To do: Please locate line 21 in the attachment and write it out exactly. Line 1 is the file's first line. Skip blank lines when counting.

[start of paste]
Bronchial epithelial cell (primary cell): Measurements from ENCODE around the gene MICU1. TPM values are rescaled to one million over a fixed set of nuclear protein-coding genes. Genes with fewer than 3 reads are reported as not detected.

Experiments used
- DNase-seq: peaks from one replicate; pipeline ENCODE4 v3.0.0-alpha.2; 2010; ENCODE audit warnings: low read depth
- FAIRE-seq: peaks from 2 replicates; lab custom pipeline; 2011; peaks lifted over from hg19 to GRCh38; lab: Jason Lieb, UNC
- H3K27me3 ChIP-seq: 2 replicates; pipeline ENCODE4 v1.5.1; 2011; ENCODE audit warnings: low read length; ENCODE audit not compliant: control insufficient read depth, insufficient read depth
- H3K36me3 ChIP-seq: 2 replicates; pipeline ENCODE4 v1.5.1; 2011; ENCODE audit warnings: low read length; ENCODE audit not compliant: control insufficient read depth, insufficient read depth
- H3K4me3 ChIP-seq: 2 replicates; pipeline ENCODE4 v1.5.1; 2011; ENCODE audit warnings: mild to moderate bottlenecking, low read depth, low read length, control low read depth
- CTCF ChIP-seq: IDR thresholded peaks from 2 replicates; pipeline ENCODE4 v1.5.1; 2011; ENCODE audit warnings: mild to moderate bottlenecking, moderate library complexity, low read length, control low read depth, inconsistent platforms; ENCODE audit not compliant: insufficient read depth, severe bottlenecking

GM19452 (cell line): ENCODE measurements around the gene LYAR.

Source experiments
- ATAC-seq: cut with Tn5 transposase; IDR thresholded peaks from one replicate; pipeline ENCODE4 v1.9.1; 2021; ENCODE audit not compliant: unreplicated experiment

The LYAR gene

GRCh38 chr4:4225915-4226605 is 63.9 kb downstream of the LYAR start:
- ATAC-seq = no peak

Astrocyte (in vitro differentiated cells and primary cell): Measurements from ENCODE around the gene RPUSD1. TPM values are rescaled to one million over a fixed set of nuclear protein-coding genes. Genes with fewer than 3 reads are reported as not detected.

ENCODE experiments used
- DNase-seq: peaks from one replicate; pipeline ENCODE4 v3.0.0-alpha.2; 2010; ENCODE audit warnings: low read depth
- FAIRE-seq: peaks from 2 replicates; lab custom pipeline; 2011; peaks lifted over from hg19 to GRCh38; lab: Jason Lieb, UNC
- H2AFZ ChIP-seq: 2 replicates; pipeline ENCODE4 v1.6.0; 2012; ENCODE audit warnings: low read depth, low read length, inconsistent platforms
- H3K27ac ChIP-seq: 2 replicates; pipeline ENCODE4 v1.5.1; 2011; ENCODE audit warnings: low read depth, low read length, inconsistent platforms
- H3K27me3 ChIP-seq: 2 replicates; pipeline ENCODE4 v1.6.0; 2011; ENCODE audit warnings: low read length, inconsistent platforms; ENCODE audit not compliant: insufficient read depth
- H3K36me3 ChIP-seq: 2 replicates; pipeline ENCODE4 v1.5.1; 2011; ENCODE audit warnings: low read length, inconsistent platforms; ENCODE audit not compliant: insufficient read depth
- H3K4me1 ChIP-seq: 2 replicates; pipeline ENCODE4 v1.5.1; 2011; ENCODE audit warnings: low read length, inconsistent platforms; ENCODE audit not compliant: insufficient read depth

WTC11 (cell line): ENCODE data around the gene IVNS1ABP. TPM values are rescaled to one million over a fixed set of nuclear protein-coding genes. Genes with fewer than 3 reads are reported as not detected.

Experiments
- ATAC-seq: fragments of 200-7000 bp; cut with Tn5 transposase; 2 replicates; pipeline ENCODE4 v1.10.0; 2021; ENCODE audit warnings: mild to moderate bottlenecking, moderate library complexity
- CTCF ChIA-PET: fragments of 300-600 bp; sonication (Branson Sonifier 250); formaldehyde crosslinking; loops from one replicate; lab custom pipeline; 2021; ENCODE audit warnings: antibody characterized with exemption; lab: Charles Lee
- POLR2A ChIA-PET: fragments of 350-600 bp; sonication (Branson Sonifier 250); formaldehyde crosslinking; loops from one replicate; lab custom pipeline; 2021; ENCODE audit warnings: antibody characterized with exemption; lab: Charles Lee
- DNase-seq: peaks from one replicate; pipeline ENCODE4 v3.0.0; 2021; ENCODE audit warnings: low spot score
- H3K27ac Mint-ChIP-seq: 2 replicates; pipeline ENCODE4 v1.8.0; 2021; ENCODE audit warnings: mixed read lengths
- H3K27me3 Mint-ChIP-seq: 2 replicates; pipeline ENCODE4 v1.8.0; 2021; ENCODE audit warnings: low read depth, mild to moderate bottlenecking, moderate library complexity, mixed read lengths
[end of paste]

- H3K27me3 ChIP-seq: 2 replicates; pipeline ENCODE4 v1.6.0; 2011; ENCODE audit warnings: low read length, inconsistent platforms; ENCODE audit not compliant: insufficient read depth